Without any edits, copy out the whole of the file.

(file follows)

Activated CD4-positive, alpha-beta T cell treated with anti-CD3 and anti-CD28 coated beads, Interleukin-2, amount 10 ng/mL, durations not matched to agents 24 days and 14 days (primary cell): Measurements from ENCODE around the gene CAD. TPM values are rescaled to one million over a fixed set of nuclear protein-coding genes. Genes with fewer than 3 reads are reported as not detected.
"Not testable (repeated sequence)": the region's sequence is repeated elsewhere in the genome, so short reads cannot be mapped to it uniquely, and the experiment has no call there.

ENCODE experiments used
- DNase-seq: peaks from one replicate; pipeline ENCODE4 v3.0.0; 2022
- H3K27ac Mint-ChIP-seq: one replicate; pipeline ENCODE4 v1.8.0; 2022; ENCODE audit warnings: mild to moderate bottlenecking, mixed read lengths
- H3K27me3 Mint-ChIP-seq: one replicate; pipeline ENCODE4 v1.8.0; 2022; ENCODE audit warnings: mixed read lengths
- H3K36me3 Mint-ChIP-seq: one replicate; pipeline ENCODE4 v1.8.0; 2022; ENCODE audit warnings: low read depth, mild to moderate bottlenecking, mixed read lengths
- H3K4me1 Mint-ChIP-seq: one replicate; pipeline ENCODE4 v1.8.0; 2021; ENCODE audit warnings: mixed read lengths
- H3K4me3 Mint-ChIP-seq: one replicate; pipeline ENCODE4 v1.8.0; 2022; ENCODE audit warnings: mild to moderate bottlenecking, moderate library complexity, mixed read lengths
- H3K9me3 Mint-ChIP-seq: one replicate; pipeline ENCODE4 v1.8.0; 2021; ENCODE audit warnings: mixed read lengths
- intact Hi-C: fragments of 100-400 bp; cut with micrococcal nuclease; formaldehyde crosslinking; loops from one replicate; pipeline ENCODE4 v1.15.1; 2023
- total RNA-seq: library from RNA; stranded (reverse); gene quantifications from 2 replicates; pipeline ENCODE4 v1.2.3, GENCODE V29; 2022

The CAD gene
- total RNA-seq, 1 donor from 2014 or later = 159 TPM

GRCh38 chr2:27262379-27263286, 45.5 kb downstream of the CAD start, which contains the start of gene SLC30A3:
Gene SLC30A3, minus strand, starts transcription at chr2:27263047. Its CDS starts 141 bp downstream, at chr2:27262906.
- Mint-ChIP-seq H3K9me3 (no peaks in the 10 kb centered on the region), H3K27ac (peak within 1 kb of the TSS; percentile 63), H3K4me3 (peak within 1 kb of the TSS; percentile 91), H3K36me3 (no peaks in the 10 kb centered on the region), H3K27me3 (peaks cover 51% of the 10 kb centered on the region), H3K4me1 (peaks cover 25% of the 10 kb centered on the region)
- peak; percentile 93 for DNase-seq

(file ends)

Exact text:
Activated CD4-positive, alpha-beta T cell treated with anti-CD3 and anti-CD28 coated beads, Interleukin-2, amount 10 ng/mL, durations not matched to agents 24 days and 14 days (primary cell): Measurements from ENCODE around the gene CAD. TPM values are rescaled to one million over a fixed set of nuclear protein-coding genes. Genes with fewer than 3 reads are reported as not detected.
"Not testable (repeated sequence)": the region's sequence is repeated elsewhere in the genome, so short reads cannot be mapped to it uniquely, and the experiment has no call there.

ENCODE experiments used
- DNase-seq: peaks from one replicate; pipeline ENCODE4 v3.0.0; 2022
- H3K27ac Mint-ChIP-seq: one replicate; pipeline ENCODE4 v1.8.0; 2022; ENCODE audit warnings: mild to moderate bottlenecking, mixed read lengths
- H3K27me3 Mint-ChIP-seq: one replicate; pipeline ENCODE4 v1.8.0; 2022; ENCODE audit warnings: mixed read lengths
- H3K36me3 Mint-ChIP-seq: one replicate; pipeline ENCODE4 v1.8.0; 2022; ENCODE audit warnings: low read depth, mild to moderate bottlenecking, mixed read lengths
- H3K4me1 Mint-ChIP-seq: one replicate; pipeline ENCODE4 v1.8.0; 2021; ENCODE audit warnings: mixed read lengths
- H3K4me3 Mint-ChIP-seq: one replicate; pipeline ENCODE4 v1.8.0; 2022; ENCODE audit warnings: mild to moderate bottlenecking, moderate library complexity, mixed read lengths
- H3K9me3 Mint-ChIP-seq: one replicate; pipeline ENCODE4 v1.8.0; 2021; ENCODE audit warnings: mixed read lengths
- intact Hi-C: fragments of 100-400 bp; cut with micrococcal nuclease; formaldehyde crosslinking; loops from one replicate; pipeline ENCODE4 v1.15.1; 2023
- total RNA-seq: library from RNA; stranded (reverse); gene quantifications from 2 replicates; pipeline ENCODE4 v1.2.3, GENCODE V29; 2022

The CAD gene
- total RNA-seq, 1 donor from 2014 or later = 159 TPM

GRCh38 chr2:27262379-27263286, 45.5 kb downstream of the CAD start, which contains the start of gene SLC30A3:
Gene SLC30A3, minus strand, starts transcription at chr2:27263047. Its CDS starts 141 bp downstream, at chr2:27262906.
- Mint-ChIP-seq H3K9me3 (no peaks in the 10 kb centered on the region), H3K27ac (peak within 1 kb of the TSS; percentile 63), H3K4me3 (peak within 1 kb of the TSS; percentile 91), H3K36me3 (no peaks in the 10 kb centered on the region), H3K27me3 (peaks cover 51% of the 10 kb centered on the region), H3K4me1 (peaks cover 25% of the 10 kb centered on the region)
- peak; percentile 93 for DNase-seq